I go through a fair share of film music in any given week. Classic scores by the great composers. New works from the modern masters. And some unexpected gems. I’ll listen to scores from my favorite films, and scores from films I haven’t seen.
Of course, one of the things I love about this blog is that I get to go on about all this wonderful music. And maybe some reader out there will stumble upon a post and get turned on to film music too. At least I can hope for that.
With that in mind, it seemed a good idea to share some of the favorites I’ve been listening to lately.
James Horner, Searching for Bobby Fischer
As a postscript to my recent tribute, this is another of the scores I listened to in the wake of Horner’s passing. And it’s quickly joined the ranks of his masterpieces.
Searching for Bobby Fischer (based on the life of chess prodigy Josh Waitzkin) is one of my favorite films that I never talk about. It isn’t a fantasy like Field of Dreams, but Horner brings the same sense of mystery and grandeur and humanity that he brought to his earlier classic. All the elements that made “Music by James Horner” such a big deal are here. The ethereal opening, punctuated by flourishes of piano. The emotional string motifs. A few playful themes that both undercut and underline the tension of competitive sport. And heart, so much heart.
If you haven’t seen the movie, you need to track it down. And even if you can’t, I highly recommend the soundtrack (especially the new expanded edition from La La Land Records). Trust me on this.
Jerry Goldsmith, Gremlins 2: The New Batch
One of the great things about being in my 40s is that I came of film age when filmmakers like John Carpenter and George Miller and Joe Dante were emerging to do whatever they wanted. The 80s were such a great time for bat-crap insane movies like Big Trouble in Little China and Mad Max Beyond Thunderdome (yes, I love that movie) and pretty much everything Dante made in that time.
In a lot of ways, Gremlins 2 is the ultimate Joe Dante film. It’s not my favorite (that would be either Innerspace or Matinee. Probably Matinee), but it’s the one that most perfectly demonstrates his film ethos: Establish the rules – in this case, the characters and premise of the original film – then wreak utter havoc with them. And the score is all too happy to follow along.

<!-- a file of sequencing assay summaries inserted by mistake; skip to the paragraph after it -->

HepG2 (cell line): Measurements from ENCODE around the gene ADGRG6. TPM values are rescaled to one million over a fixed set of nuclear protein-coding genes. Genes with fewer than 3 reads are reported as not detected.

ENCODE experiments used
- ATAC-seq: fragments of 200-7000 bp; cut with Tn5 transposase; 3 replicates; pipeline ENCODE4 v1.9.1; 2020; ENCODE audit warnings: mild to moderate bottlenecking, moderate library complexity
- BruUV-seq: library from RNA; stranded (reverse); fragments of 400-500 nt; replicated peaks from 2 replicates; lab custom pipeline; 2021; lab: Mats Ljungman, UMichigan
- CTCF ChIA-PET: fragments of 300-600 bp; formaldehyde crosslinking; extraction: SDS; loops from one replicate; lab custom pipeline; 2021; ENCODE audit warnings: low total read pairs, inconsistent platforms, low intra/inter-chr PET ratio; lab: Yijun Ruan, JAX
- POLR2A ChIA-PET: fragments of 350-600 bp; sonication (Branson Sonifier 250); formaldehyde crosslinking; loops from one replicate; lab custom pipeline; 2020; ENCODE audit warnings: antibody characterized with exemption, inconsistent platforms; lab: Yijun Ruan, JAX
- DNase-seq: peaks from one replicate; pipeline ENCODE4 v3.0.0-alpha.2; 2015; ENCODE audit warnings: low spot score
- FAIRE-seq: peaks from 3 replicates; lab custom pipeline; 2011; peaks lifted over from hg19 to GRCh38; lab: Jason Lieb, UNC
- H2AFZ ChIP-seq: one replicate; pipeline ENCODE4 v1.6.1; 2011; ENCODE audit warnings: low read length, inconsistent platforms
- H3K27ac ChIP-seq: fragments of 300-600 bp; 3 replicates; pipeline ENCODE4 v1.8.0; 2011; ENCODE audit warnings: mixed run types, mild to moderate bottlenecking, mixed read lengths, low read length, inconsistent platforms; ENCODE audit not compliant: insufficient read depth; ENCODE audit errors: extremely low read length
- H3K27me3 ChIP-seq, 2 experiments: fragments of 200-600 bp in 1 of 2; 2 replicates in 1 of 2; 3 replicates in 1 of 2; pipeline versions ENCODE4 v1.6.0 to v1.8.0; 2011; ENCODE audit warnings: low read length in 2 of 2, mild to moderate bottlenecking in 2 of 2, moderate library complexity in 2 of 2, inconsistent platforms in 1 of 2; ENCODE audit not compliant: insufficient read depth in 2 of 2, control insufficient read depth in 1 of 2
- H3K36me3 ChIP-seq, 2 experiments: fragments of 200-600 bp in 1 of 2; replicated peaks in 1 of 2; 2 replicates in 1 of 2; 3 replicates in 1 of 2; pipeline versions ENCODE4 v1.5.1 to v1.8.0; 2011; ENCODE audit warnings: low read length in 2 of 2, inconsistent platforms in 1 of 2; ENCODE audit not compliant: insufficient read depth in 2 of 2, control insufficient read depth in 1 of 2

Composed by Jerry Goldsmith (of course), the soundtrack for Gremlins 2 is as difficult to describe as the film it’s made for. The score begins with the foundation of the themes he composed six years before. Then, just like the mutant gremlins run amuck in the sequel, it takes off in every conceivable direction, and a few inconceivable ones too. From its wild electronics to its manic action cues to references to Goldsmith’s Rambo to everything in between…
… Gremlins 2 is a kitchen sink score in the best possible way, and a high point in one of the great director/composer collaborations. Check it out from Varese Sarabande.
James Newton Howard, Outbreak
Full disclosure compels me to admit that I’ve never actually seen Outbreak. But I cannot, CAN NOT pass up a mid-90s action score by James Newton Howard.
Howard was all over that decade, composing great scores in all kinds of genres, from the comedic fairy tale Dave to the epic Western Wyatt Earp to the pure action classic The Fugitive (and my opinion on that one is not exactly a secret). His score for Outbreak follows the trail set by that earlier thrilller, and builds on the elements and motifs he used there to such great effect, while adding new layers of mystery and horror.
I imagine it’s pretty challenging to make an action movie when your villain is a barely corporeal virus, but Howard’s music finds a way to make it work. As a stand-alone musical work, it’s highly recommended. (And you can also pick it up from Varese.)
And that’s my Film Music Friday. Next week I think I’ll look for some deep cuts, from scores and composers you might not know so well.
Until then, thanks for following along. Keep listening…
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